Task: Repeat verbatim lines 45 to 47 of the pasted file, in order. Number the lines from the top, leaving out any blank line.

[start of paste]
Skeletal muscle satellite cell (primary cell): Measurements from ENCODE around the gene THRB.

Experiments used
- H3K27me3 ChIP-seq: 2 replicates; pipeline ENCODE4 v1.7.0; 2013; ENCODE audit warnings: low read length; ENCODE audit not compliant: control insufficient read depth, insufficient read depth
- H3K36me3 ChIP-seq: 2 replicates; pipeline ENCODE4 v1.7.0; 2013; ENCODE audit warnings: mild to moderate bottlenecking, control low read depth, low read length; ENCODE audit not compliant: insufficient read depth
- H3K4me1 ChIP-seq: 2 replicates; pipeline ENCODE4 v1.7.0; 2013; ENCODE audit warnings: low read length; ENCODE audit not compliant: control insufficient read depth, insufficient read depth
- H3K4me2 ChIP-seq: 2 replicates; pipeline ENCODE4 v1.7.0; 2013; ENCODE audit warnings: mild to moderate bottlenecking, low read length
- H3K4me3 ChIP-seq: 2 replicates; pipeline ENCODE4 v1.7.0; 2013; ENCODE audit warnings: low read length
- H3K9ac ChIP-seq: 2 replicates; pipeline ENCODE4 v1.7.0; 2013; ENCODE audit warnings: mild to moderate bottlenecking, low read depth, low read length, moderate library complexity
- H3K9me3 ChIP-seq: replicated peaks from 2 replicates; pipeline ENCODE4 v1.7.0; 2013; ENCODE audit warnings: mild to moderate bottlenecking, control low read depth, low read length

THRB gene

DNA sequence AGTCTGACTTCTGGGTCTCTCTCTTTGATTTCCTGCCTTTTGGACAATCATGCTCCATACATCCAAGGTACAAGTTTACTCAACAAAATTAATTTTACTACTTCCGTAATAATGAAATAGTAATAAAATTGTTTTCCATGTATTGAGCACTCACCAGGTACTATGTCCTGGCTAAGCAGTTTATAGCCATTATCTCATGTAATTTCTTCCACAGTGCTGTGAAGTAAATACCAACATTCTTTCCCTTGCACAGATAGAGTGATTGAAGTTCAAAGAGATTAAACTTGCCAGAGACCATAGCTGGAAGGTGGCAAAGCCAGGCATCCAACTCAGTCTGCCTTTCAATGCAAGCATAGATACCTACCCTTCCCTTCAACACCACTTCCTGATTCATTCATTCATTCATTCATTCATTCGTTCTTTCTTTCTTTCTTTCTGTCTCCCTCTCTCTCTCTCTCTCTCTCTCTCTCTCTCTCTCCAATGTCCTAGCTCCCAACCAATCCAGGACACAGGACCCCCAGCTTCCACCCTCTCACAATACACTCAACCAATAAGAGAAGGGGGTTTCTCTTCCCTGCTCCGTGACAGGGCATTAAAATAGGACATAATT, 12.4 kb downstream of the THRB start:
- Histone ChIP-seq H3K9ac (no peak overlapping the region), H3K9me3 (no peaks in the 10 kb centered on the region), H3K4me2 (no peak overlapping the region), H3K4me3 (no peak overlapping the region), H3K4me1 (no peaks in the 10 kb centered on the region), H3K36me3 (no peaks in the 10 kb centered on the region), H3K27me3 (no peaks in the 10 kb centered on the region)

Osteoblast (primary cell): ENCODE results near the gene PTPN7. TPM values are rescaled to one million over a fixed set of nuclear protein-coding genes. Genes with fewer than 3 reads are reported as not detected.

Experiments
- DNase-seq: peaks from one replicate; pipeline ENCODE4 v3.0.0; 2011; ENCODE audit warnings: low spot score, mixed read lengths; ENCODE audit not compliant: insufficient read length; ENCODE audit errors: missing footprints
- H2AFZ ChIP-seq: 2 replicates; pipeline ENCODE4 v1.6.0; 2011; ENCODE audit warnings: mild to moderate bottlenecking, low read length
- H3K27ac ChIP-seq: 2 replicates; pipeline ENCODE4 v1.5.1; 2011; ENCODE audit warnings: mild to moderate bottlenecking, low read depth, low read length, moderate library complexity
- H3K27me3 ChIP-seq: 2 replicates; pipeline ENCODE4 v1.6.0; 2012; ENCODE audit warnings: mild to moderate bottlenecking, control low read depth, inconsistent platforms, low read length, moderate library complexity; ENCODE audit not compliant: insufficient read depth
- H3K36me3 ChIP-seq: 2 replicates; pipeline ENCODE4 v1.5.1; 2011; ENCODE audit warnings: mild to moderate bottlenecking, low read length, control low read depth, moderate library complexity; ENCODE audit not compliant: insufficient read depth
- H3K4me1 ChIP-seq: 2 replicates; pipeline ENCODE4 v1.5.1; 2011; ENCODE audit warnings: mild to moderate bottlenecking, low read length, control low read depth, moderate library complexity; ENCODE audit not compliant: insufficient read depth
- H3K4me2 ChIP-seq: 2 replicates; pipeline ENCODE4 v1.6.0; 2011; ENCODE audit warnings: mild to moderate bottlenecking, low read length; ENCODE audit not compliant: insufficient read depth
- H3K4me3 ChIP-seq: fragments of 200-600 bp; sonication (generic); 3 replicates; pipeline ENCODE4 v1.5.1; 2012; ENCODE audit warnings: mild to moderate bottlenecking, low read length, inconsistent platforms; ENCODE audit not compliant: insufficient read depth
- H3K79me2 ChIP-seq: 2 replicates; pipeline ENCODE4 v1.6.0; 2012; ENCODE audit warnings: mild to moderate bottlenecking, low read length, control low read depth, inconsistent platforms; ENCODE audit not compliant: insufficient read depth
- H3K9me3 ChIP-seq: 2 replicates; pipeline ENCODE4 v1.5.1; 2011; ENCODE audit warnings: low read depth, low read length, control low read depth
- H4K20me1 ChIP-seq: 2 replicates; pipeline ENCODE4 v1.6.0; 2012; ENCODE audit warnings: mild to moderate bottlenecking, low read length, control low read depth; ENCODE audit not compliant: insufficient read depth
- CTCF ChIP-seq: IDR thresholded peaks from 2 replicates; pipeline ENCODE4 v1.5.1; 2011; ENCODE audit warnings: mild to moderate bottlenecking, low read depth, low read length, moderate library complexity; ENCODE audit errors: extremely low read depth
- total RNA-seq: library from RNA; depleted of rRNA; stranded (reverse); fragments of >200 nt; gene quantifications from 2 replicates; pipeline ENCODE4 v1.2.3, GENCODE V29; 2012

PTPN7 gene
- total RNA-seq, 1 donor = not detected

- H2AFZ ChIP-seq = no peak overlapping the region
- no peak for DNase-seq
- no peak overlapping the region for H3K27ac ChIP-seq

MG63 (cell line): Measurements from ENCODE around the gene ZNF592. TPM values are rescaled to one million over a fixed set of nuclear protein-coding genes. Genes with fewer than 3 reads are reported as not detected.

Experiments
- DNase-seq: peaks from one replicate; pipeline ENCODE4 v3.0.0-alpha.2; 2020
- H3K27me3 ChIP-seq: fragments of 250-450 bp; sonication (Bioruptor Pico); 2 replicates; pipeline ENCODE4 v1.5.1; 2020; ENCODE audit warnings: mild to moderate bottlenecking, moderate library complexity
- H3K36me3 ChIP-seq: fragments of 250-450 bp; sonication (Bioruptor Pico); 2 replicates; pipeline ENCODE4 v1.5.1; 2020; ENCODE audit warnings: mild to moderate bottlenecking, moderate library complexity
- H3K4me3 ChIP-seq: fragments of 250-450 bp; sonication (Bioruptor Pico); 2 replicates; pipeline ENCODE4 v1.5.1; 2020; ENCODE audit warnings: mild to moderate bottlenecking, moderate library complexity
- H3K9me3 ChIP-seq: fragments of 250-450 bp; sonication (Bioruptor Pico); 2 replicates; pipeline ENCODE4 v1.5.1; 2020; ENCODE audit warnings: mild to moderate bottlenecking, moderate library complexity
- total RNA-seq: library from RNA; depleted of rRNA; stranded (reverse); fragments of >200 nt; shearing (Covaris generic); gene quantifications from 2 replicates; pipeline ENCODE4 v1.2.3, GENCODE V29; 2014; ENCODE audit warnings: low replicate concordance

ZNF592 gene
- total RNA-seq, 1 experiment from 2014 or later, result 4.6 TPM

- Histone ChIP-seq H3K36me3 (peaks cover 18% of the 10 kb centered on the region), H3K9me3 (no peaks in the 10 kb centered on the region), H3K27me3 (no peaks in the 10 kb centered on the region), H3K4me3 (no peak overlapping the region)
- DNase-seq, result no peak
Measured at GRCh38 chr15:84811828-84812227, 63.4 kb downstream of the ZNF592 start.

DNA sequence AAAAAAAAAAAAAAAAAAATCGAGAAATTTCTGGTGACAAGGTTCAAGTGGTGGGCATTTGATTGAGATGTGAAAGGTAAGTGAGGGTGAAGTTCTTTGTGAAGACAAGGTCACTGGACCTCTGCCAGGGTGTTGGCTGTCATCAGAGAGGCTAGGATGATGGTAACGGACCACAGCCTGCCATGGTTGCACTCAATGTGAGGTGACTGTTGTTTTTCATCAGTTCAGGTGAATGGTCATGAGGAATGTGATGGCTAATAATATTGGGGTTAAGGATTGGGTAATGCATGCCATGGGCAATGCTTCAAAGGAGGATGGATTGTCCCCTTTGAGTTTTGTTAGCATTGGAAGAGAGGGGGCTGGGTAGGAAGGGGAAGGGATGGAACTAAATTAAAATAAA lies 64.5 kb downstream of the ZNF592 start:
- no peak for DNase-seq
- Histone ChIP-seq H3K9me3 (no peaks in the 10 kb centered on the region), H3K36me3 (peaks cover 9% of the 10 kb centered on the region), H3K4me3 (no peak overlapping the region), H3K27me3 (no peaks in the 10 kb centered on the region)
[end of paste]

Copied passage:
Measured at GRCh38 chr15:84811828-84812227, 63.4 kb downstream of the ZNF592 start.

DNA sequence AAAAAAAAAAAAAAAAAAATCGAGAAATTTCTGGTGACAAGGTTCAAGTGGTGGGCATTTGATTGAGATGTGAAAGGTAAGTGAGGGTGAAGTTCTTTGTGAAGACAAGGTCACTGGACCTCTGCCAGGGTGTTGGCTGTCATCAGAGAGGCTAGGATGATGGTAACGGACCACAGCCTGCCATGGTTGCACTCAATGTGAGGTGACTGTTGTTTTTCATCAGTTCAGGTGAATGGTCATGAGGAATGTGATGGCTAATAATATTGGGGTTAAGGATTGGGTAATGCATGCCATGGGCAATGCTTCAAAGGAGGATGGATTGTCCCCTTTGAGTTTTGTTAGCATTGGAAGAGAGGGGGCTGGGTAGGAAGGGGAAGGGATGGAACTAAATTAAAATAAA lies 64.5 kb downstream of the ZNF592 start:
- no peak for DNase-seq